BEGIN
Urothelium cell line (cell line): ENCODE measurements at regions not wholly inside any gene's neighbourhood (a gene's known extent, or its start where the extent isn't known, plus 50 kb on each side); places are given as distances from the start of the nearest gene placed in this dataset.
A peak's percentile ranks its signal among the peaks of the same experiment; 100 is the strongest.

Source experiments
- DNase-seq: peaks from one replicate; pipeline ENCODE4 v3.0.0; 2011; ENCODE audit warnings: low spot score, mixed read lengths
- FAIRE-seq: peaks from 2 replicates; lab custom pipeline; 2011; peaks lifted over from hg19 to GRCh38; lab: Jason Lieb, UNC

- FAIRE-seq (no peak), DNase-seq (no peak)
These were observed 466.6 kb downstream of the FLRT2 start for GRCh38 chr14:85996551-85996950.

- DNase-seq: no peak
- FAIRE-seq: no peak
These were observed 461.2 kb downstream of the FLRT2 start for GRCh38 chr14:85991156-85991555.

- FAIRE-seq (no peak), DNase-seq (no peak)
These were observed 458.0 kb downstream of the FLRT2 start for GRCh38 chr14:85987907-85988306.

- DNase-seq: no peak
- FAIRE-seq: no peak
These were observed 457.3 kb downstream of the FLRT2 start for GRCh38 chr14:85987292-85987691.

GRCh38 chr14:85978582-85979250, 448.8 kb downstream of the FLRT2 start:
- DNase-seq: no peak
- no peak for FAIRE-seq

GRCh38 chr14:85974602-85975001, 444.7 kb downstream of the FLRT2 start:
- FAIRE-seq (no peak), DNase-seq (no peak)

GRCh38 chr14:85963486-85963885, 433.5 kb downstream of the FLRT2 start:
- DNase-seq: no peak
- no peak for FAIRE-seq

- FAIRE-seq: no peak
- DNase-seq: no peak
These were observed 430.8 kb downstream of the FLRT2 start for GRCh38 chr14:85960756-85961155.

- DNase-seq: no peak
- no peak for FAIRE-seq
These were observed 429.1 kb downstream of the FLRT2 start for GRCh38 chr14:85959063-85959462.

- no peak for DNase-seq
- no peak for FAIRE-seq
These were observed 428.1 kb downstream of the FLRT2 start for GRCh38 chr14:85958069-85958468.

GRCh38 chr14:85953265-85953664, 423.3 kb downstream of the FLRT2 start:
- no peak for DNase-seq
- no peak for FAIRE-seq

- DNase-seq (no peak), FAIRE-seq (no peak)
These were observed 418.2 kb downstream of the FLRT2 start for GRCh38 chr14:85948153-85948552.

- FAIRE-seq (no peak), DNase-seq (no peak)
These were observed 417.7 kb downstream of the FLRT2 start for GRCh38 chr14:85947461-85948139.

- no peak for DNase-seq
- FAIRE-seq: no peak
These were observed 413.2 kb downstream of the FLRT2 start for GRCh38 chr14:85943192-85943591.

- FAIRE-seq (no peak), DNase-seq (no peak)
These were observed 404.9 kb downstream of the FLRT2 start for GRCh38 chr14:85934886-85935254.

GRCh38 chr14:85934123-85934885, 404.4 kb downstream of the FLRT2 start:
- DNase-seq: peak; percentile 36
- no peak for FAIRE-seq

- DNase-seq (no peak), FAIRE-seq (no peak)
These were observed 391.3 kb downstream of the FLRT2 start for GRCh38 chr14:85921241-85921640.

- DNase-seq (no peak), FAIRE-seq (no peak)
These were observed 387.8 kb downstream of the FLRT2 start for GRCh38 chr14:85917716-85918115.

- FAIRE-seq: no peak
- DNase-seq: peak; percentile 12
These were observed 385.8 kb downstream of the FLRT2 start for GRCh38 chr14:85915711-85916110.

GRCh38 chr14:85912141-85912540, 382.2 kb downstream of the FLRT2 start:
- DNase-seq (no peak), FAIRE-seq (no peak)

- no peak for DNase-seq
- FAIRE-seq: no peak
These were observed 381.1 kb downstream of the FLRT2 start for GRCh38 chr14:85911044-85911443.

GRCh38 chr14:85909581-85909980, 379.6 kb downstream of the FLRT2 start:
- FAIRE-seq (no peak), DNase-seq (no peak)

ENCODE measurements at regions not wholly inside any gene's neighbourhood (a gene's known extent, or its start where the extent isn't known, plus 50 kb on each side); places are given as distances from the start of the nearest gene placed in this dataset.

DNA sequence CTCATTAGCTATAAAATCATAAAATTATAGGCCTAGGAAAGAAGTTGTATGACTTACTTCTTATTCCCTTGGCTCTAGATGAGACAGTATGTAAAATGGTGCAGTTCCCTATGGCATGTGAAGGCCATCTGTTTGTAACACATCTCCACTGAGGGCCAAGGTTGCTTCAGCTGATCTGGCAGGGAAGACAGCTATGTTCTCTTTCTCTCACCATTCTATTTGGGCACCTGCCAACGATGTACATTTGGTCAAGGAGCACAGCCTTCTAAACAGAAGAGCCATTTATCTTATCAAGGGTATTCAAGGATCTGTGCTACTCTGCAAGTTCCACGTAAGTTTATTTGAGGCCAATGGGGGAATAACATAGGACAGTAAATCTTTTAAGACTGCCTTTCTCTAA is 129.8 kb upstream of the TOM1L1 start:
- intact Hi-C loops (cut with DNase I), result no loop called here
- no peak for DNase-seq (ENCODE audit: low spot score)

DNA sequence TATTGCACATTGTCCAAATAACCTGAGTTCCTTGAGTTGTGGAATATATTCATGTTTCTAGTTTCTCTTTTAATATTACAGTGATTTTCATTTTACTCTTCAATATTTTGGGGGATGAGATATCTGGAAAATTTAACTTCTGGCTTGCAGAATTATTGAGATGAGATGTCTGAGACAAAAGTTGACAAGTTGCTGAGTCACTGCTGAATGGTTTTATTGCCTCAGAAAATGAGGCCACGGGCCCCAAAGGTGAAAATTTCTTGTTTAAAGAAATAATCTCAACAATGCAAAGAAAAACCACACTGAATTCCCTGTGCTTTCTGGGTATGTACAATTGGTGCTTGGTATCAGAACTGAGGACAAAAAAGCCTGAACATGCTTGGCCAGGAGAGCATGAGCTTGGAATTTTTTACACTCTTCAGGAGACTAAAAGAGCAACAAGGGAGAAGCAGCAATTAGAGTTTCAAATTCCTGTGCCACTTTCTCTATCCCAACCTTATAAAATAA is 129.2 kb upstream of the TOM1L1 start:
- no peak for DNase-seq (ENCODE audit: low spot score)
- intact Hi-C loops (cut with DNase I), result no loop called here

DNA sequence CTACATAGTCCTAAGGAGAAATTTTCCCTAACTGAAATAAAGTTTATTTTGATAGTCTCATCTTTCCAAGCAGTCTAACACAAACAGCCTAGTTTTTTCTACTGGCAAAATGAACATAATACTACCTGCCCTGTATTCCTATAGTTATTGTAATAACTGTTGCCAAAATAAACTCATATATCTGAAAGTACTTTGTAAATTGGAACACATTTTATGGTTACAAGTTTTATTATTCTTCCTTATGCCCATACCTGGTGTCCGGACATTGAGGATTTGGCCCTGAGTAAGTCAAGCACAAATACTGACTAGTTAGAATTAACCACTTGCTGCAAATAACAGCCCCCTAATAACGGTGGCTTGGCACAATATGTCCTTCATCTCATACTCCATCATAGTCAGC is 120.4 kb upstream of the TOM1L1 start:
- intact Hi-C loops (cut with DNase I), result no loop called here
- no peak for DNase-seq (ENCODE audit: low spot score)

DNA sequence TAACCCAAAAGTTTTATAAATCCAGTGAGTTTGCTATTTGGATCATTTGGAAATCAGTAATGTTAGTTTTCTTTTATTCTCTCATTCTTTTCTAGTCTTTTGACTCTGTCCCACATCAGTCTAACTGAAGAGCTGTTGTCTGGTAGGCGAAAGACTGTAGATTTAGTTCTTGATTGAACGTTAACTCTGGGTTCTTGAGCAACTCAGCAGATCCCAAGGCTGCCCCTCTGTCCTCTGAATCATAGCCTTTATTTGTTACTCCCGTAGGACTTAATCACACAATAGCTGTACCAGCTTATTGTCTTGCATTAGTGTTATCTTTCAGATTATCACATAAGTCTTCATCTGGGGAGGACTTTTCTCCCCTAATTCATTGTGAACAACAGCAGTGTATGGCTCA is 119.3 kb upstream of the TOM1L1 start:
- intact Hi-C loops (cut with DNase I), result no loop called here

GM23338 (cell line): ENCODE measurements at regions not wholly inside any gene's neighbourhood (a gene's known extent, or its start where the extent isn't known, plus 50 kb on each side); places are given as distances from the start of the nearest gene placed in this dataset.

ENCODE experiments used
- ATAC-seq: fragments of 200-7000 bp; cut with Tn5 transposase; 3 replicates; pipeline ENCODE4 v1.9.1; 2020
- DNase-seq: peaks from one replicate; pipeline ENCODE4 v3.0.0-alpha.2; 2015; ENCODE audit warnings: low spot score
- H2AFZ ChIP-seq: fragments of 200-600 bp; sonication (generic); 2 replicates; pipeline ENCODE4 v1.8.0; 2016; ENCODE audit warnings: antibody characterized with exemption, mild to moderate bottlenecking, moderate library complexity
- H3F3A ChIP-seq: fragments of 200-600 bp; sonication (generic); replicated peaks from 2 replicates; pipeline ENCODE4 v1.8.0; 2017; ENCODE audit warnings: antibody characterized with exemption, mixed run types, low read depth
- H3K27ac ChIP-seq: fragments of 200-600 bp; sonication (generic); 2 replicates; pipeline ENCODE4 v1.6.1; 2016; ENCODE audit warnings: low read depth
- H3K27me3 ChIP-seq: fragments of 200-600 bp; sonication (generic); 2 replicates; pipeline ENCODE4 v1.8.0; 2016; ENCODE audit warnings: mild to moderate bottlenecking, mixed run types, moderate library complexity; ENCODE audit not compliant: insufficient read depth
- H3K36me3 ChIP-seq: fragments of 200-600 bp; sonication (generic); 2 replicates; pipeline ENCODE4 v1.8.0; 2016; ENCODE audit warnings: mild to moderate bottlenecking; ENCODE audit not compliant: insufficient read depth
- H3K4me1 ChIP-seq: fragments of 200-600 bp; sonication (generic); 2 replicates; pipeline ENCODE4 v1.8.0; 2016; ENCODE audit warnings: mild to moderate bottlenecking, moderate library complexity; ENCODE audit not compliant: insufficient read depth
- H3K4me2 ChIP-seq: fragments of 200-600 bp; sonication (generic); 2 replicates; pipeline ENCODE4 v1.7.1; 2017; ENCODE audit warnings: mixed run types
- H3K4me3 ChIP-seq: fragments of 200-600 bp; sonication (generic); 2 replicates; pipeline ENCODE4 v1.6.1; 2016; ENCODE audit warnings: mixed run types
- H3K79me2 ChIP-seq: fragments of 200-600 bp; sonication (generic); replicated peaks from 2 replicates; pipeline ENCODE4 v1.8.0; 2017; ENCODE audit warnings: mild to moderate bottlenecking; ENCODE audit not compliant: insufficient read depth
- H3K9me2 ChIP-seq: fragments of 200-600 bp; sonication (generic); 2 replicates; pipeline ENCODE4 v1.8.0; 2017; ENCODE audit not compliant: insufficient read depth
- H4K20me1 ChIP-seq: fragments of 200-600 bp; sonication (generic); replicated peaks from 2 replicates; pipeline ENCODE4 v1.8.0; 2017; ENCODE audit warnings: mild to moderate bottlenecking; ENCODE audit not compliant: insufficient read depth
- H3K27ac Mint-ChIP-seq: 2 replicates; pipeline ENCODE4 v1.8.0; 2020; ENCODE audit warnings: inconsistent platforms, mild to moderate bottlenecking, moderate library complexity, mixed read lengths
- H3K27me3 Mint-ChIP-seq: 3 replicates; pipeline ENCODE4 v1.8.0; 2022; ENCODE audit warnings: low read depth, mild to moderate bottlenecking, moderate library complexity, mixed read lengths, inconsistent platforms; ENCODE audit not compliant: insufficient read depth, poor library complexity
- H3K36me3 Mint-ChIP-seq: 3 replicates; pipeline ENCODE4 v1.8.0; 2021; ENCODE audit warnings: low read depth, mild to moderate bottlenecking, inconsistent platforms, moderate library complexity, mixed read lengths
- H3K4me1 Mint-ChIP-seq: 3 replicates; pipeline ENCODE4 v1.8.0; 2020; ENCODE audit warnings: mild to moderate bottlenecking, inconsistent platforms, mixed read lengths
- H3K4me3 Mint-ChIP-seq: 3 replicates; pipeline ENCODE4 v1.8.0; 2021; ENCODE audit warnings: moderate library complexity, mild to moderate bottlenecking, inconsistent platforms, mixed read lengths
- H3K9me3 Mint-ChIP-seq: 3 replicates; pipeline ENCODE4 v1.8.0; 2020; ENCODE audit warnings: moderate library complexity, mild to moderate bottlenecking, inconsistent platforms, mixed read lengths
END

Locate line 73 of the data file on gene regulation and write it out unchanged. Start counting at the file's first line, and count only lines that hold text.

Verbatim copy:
- intact Hi-C loops (cut with DNase I), result no loop called here